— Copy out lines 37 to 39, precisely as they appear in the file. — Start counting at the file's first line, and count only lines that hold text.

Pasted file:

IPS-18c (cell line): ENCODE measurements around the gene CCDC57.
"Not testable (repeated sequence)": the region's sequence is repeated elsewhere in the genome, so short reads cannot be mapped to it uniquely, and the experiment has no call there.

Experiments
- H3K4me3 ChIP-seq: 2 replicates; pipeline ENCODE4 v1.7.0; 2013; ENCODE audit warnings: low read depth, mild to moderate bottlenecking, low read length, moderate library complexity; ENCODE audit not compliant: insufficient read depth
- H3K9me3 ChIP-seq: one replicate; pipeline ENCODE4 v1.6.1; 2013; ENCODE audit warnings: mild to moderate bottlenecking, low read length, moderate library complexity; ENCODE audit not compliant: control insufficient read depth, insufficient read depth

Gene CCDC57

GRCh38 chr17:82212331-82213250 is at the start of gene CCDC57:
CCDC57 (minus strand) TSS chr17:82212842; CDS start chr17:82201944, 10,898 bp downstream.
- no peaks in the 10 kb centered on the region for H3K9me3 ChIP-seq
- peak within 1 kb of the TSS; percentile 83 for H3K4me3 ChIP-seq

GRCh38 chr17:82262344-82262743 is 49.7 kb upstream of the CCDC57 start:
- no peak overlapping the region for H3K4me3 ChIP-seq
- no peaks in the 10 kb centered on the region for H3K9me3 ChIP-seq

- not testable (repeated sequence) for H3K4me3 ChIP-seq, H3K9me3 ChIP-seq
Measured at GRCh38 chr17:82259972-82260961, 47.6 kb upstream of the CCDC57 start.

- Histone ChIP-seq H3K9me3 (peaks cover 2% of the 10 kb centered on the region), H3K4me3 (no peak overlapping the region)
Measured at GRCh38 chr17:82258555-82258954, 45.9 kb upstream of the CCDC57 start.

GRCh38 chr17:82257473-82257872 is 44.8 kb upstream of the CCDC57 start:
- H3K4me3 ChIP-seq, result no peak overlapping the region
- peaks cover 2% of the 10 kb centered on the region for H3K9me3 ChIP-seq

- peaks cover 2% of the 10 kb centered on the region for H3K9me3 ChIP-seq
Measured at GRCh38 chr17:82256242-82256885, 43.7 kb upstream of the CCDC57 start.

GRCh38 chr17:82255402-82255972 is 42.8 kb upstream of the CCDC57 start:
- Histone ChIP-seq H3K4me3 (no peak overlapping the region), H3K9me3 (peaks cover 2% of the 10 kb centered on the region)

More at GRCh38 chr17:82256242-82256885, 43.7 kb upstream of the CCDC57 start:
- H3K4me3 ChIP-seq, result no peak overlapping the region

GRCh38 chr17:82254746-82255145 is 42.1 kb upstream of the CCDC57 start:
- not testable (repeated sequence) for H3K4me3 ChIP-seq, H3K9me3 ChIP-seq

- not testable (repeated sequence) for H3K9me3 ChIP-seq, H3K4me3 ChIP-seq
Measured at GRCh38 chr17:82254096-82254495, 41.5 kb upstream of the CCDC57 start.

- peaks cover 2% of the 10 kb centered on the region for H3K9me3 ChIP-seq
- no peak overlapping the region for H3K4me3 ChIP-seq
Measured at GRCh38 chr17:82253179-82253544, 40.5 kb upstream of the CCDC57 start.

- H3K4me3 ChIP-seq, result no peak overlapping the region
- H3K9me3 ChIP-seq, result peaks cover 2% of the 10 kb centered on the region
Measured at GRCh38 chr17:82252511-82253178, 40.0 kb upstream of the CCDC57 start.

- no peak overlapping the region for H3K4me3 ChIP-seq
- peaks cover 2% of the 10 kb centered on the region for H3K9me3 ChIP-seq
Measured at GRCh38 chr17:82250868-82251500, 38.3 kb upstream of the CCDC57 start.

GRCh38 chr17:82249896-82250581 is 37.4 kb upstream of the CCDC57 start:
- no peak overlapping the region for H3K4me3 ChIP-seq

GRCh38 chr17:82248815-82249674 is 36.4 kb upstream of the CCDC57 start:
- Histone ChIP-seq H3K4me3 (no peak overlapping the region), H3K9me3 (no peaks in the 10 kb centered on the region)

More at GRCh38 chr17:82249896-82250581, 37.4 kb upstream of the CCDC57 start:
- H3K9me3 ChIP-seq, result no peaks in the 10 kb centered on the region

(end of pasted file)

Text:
- no peak overlapping the region for H3K4me3 ChIP-seq
- peaks cover 2% of the 10 kb centered on the region for H3K9me3 ChIP-seq
Measured at GRCh38 chr17:82250868-82251500, 38.3 kb upstream of the CCDC57 start.